Chris Dodd says filibusters are great:
“I totally oppose the idea of changing filibuster rules,” Dodd said during an appearance on MSNBC. “That’s foolish, in my view.”
Some other Democratic senators, led by Tom Harkin (Iowa) and Jeanne Shaheen (N.H.), have introduced a measure to change the filibuster, though leaders have acknowledged it is unlikely to pass.
Still, Democrats have been stymied on top priorities like health reform and climate change legislation by not being able to get the 60 votes needed to end debate, despite having had a majority of that size for some months.
Dodd said that changing filibuster rules wouldn’t do much to change a culture of incivility he said had crept into the Senate.
“There’s nothing wrong with partisanship. We’ve got to get over this notion that there’s something evil about partisanship,” the Connecticut senator said. “It’s the lack of civility.”
This mostly strikes me as non-responsive. Absolutely nobody outside of Washington, DC cares how civil or incivil members of the United States Senate are to one another. Indeed, as best I can tell Senators actually treat each other in an excessively polite manner. Any normal human being would have been disgusted by the bipartisan outpouring of love for corrupt mediocrity Ted Stevens that issued forth on the Senate floor on the occasion of his departure from the world’s least-functional deliberative body. But one way or another, the goal of Senate rules should be good public policy. If Dodd has an argument that the filibuster improves public policy, he should offer it. But “civility” is a non-issue.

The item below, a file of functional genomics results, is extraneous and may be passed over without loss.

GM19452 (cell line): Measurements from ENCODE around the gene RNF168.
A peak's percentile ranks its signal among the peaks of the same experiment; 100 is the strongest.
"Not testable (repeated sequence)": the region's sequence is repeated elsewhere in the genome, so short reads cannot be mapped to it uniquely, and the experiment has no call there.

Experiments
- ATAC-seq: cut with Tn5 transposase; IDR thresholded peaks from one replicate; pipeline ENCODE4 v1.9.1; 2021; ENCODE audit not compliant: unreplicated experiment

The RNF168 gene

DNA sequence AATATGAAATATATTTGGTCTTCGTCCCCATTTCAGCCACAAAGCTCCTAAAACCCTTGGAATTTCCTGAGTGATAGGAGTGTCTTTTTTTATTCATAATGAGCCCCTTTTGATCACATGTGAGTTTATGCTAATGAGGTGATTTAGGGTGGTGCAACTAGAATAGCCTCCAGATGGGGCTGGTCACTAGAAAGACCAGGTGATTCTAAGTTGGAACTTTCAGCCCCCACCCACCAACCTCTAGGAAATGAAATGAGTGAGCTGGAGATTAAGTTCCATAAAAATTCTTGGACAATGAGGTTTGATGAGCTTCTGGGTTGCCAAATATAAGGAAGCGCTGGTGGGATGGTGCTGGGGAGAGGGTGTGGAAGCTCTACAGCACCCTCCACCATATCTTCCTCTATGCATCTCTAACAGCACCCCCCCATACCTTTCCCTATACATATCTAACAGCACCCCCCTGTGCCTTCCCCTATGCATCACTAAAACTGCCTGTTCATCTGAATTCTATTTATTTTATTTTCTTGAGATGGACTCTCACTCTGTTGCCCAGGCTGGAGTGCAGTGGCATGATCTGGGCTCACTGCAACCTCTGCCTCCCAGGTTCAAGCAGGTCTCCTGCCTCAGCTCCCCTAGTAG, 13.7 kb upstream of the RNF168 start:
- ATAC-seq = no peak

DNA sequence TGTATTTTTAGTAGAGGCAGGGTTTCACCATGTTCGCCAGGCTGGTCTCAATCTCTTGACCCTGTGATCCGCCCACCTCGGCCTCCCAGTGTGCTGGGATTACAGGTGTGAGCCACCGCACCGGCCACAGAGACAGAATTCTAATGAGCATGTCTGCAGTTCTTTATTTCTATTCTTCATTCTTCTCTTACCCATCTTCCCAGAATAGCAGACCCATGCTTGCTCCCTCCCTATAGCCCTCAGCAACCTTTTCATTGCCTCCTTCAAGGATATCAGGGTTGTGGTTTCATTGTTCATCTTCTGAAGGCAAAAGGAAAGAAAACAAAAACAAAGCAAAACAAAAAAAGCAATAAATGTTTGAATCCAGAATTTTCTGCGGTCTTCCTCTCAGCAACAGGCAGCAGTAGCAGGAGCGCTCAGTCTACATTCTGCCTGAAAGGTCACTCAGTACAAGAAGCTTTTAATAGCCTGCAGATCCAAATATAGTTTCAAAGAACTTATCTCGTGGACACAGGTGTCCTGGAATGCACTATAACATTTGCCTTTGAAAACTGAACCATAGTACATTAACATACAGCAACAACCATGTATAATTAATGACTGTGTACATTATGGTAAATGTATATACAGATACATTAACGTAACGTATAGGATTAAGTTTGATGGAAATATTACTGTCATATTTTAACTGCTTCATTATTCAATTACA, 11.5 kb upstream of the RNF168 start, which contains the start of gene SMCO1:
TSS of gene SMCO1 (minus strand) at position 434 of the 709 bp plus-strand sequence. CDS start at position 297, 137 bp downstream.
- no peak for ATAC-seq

I think there’s clear reason to believe that majority rule would, by reducing the bargaining power of individual members vis-a-vis party leadership and the White House, lead to policymaking that’s more focused on the national interest. Evan Bayh, for example, brags about how he “helped revitalize the recreational vehicle industry during tough times in the economic recession, passing a generous new sales tax deduction to help families purchase recreational vehicles.” Of course there’s no reason to think that a special tax incentive to buy RVs is good idea for America. But they build RVs in Indiana. And the need to assemble 60 votes to pass legislation makes it very reasonable for legislative leaders to agree to small-bore bad ideas like this in order to secure people’s votes. If you only need 50 votes there will still be side-deals, of course, but the “price” of such deals will be lower.